Published by Jim Dahl on 15 Jan 2013 at 03:11 pm
January is the typical time to start paying attention to the PairWise Rankings (PWR) that mimic that NCAA’s tournament selection criteria. UND is currently ranked #7, and is poised to move this weekend with a pair of contests against arch-rival Minnesota.
North Dakota – Gophers
Both are highly ranked, Minnesota #4 and UND #7. However, the weekend’s games have only minor short term implications for Minnesota, but more significant short term implications for North Dakota if either team sweeps.
The following charts are the forecast likelihoods of each PWR ranking as of next Monday (Jan 21) for each team based on its own performance this weekend.
North Dakota’s remaining season
North Dakota seems pretty well positioned to make the tournament. Going about .500 over the rest of the regular season would likely leave UND in position for an at-large bid going into the conference tournaments.
The following chart contains the forecast likelihoods of each PWR ranking as of the end of the regular season for UND based on its own performance over the remainder of the regular season.
Minnesota’s remaining season
“Numbers” on the USCHO forum asserted that Minnesota’s 8-0-0 non-conference record particularly shores up their PWR ranking because of the Common OPponents criterion.
It seems true that running the rest of the season even under .500 would still leave Minnesota in a good position heading into the conference tournaments. Minnesota’s strength in COP does help, but once TUC is in play you still need to win one more criterion to take the comparison. Opponents’ strength held constant, going .500 would drop Minnesota’s RPI to about .555, a far more pedestrian number. Minnesota’s respectable TUC helps them in that regard, further supporting their lofty rating down the road.
TUC is coming into play
A lot of teams are just starting to hit 10 games vs. other Teams Under Consideration (TUCs), bringing that criterion into play in as-of-now PWR calculations (which, frankly, additionally reveals how absurd as-of-now calculations are; because we know most of these teams will hit 10 games vs. TUCs by the end).
The top 10 teams’ records vs TUCs are somewhat predictive:
|Team||Record vs TUCs|
|1. New Hampshire||.7500|
|2. Boston College||.6667|
|5. Notre Dame||.6364|
|6. Boston University||.4000|
|7. North Dakota||.5000|
Indeed, Minnesota’s good TUC record is part of what helps insulate it a bit from big downward movement. But that’s true of all the top few teams.
The two most exceptional seem to be Quinnipiac, whose TUC record does seem to provide a fair amount of insurance against big downward moves; and Boston University, whose low TUC means it will take a strong effort down the stretch to maintain their current ranking.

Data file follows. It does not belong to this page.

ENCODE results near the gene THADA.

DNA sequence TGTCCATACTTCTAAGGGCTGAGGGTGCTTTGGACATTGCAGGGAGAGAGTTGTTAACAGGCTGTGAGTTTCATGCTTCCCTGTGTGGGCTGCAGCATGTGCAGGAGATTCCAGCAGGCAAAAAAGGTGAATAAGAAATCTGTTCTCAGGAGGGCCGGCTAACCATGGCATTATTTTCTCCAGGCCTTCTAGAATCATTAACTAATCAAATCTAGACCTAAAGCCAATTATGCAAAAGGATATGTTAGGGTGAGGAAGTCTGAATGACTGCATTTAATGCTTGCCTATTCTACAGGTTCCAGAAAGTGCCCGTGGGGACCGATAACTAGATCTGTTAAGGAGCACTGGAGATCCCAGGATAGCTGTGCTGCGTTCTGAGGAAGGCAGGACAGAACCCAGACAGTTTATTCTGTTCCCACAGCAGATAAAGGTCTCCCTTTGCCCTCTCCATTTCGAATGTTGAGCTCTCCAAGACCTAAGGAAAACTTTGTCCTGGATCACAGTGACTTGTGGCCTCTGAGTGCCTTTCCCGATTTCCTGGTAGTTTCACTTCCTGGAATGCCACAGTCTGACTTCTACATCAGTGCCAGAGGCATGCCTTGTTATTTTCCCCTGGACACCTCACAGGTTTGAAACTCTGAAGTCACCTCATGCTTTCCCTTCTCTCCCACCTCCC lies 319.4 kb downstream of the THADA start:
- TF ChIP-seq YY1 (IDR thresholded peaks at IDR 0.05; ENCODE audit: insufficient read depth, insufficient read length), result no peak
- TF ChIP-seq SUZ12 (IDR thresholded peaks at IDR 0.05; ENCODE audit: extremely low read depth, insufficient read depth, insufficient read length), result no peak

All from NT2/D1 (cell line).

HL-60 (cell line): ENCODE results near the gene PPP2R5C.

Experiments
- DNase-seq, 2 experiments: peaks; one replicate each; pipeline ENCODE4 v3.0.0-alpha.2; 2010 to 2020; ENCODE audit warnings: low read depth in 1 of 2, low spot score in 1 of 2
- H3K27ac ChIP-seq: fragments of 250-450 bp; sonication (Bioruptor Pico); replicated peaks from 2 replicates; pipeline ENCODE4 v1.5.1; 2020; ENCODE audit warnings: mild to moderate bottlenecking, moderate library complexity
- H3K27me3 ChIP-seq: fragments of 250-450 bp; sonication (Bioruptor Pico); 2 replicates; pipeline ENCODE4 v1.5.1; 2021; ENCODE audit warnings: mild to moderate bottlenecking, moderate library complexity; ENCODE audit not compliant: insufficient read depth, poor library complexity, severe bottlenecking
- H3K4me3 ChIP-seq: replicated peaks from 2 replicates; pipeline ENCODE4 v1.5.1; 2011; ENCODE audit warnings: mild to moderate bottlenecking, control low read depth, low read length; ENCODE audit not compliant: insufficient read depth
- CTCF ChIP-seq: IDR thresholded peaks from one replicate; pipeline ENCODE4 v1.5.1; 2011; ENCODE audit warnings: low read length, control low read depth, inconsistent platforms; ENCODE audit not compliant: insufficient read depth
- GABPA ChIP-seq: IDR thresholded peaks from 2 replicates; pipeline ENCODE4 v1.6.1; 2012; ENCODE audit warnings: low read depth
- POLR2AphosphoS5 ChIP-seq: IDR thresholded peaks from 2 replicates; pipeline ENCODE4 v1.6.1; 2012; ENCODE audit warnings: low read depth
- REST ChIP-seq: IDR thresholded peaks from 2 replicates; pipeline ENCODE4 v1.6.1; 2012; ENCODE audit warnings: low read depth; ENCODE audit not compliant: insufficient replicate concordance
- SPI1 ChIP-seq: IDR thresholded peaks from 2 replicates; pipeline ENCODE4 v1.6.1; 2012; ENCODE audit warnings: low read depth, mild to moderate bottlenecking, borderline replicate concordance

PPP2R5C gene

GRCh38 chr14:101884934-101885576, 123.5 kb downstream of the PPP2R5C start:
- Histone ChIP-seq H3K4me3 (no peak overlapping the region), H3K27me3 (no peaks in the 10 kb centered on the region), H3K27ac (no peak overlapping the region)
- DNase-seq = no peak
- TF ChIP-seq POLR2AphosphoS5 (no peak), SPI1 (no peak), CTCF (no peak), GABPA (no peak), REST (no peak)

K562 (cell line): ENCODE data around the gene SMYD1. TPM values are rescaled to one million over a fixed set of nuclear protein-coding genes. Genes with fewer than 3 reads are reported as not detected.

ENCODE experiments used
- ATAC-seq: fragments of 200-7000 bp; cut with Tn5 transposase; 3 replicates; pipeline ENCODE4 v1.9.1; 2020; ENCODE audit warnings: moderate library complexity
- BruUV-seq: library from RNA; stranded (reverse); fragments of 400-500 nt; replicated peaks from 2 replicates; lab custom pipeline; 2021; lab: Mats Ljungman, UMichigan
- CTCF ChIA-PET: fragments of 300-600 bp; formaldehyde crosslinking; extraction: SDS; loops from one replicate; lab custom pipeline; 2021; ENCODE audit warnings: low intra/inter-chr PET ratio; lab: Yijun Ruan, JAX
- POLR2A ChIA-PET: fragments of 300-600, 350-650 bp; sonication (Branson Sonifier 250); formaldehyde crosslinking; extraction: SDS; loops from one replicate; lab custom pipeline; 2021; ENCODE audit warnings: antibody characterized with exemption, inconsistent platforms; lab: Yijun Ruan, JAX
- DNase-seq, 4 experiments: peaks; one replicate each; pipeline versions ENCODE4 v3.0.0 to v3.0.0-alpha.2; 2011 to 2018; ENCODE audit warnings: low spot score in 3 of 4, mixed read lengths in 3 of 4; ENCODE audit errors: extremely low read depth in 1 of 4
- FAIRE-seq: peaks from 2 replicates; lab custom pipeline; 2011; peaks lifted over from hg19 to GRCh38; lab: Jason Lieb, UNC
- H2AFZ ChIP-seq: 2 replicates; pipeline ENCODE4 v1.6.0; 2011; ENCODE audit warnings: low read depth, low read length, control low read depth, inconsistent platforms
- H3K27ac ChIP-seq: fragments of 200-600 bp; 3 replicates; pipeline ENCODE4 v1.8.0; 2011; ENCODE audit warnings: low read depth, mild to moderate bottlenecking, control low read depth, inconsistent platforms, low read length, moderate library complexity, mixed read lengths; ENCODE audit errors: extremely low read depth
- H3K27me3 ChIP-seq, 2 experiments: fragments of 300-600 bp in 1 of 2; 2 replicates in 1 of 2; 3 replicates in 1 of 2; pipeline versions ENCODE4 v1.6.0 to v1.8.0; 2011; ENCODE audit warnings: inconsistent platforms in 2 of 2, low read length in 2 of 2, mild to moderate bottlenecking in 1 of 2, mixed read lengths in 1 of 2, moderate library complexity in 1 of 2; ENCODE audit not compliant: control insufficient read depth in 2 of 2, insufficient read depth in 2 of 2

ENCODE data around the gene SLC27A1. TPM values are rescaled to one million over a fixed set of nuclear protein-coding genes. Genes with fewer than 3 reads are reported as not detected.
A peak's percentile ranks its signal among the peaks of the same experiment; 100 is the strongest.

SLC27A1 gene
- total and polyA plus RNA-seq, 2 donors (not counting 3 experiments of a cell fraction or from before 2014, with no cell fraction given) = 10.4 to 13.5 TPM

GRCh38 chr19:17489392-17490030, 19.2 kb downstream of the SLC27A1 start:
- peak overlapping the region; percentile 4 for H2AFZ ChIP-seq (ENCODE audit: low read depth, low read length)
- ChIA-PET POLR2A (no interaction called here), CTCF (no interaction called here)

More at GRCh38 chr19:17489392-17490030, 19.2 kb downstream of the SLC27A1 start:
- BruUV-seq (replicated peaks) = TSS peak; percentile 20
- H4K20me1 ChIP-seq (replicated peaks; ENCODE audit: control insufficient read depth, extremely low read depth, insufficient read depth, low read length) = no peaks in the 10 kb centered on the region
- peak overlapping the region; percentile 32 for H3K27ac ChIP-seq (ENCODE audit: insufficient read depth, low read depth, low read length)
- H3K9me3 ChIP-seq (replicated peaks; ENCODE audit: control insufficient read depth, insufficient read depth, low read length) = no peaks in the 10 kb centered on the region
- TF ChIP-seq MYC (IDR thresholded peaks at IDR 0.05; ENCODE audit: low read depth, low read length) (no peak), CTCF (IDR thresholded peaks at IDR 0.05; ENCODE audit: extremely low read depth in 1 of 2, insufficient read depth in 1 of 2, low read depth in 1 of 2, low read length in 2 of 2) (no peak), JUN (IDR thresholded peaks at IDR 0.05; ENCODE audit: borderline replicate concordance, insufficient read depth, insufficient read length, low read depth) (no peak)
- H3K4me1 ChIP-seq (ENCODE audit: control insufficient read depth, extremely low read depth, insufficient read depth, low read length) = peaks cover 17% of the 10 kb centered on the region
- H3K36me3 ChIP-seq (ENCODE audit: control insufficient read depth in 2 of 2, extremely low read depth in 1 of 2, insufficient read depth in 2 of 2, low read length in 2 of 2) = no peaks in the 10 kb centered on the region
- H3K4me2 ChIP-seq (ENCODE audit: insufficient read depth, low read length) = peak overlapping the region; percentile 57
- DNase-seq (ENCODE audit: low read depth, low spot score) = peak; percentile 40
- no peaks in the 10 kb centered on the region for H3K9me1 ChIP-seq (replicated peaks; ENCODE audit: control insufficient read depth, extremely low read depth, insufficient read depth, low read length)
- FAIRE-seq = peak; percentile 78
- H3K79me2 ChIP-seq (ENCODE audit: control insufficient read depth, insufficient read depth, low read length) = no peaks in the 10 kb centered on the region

Boston University is a particularly interesting case. Despite their dismal TUC, they’re currently #6 in the PWR on the back of the #1 strength of schedule in RPI. Looking at BU’s RPI details, it would take a noticeable increase in winning percentage (to about .800 over the remainder of the season vs. about .632 to date) to offset their upcoming decline in SOS and keep RPI constant. Short of that, expect BU’s RPI to fall and their PWR with it.
Of course, those TUC records can change not only based on teams’ own upcoming performances, but as former opponents play additional games that may add or remove them from being “under consideration”.
Each forecast is based on at least one million monte carlo simulations of the games in the described period. For each simulation, the PairWise Ranking (PWR) is calculated and the results tallied. The probabilities presented in the forecasts are the share of simulations in which a particular outcome occurred.
The outcome of each game in each simulation is determined by random draw, with the probability of victory for each team set by their relative KRACH ratings. So, if the simulation set included a contest between team A with KRACH 300 and team B with KRACH 100, team A will win the game in very close to 75% of the simulations. I don’t simulate ties or home ice advantage.
This is my first stab at firing up the PWR simulations and writing this sort of post this year. It does always seem to take me a little while to get back into the groove, so please point out any errors, questions, or points that need clarifying.
Though I started with an analysis of UND’s position, let me know if there’s anything else in particular that you’d like to see.
- Current PWR Rankings (SiouxSports.com)
- Current RPI Rankings (SiouxSports.com)
- CHN PWR Rankings (CollegeHockeyNews.com)
- TBRW build your own rankings (slack.net)
- Explanation of how PWR mimics NCAA tournament selection (CollegeHockeyNews.com)